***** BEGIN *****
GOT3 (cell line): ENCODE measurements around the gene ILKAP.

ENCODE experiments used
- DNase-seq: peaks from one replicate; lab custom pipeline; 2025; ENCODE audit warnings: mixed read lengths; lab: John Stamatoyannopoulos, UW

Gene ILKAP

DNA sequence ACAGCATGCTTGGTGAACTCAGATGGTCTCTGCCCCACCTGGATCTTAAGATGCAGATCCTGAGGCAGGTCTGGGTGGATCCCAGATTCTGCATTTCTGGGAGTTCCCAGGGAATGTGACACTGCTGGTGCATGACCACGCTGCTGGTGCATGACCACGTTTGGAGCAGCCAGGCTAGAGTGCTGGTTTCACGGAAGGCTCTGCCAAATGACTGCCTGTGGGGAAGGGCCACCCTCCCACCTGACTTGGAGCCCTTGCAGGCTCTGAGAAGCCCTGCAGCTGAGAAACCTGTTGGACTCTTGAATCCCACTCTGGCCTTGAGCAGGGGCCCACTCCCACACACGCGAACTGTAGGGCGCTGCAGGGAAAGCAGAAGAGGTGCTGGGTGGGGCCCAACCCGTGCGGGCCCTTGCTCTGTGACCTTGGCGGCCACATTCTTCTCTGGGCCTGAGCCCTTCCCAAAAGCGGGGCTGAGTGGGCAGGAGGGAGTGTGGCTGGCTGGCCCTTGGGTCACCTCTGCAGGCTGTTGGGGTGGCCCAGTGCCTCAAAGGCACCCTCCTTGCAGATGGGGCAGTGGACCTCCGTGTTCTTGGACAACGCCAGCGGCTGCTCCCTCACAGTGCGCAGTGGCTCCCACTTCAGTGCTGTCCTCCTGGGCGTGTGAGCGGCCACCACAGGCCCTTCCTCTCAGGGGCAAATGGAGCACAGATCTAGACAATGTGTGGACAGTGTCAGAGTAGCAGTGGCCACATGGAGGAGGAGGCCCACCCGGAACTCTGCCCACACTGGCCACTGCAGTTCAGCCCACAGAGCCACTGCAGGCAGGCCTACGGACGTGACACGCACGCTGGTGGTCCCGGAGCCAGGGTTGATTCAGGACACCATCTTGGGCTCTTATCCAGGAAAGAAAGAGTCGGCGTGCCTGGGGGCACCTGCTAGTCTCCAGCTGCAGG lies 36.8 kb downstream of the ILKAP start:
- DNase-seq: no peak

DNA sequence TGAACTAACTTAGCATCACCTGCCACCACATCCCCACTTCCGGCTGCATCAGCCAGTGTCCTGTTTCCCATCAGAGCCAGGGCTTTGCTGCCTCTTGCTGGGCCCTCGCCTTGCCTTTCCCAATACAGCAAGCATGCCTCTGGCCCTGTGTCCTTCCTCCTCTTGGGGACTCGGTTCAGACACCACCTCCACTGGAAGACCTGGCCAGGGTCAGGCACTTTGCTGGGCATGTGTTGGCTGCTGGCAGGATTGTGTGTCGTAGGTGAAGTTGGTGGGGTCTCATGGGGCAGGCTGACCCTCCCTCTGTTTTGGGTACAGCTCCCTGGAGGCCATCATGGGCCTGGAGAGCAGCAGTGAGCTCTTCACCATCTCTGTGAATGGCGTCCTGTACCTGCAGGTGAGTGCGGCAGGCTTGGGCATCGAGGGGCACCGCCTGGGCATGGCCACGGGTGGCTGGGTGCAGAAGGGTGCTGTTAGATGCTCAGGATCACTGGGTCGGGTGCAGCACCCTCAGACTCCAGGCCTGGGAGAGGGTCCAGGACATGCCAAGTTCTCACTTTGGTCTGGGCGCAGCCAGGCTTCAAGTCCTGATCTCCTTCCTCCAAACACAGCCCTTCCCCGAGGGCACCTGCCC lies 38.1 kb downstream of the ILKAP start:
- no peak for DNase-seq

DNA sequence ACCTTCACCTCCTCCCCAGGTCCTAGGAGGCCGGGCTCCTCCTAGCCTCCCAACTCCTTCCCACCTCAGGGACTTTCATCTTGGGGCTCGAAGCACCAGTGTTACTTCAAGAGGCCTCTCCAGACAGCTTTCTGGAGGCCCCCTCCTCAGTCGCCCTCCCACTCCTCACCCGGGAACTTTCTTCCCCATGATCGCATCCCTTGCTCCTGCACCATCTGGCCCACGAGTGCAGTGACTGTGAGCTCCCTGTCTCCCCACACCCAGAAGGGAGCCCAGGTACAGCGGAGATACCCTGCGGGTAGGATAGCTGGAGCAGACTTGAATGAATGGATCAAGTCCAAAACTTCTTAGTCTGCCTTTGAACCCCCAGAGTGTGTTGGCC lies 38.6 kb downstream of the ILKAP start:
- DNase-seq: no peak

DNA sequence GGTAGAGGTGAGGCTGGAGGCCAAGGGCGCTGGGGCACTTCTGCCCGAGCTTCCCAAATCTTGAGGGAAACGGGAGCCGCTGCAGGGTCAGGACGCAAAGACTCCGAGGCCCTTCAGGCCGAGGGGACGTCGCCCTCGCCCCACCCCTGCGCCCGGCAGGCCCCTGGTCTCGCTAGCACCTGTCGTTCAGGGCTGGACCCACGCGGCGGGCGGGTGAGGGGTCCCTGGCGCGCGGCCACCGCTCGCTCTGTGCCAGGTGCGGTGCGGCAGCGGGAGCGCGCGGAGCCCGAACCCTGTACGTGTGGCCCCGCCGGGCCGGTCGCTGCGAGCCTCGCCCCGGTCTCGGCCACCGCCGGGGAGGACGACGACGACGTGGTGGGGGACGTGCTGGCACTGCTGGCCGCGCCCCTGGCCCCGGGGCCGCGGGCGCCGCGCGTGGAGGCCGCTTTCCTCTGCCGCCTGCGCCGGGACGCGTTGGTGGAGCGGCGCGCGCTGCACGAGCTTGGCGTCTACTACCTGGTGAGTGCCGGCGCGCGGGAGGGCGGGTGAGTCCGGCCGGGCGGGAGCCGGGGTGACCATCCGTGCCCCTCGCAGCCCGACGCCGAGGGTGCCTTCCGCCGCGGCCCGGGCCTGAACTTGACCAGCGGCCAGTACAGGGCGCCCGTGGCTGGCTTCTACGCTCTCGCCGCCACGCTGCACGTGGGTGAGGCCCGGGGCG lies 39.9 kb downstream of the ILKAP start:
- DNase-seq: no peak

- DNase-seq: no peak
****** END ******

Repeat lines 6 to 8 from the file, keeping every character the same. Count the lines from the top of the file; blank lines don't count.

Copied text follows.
- DNase-seq: no peak

DNA sequence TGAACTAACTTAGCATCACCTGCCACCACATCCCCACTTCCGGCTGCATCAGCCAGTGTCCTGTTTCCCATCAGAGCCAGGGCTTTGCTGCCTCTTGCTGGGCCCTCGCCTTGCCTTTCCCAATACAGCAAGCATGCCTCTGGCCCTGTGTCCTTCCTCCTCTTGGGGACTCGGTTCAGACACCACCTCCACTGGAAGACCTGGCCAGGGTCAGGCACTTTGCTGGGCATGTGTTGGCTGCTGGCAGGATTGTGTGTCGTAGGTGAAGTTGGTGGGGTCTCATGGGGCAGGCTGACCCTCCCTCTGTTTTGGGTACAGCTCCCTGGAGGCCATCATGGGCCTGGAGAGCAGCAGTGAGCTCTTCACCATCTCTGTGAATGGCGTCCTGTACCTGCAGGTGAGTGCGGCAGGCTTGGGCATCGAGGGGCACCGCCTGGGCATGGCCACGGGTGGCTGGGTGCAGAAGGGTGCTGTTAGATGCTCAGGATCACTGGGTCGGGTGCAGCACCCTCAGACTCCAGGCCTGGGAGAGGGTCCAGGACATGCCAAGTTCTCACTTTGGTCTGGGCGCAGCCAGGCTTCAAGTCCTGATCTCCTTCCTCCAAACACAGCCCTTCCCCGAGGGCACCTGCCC lies 38.1 kb downstream of the ILKAP start:
- no peak for DNase-seq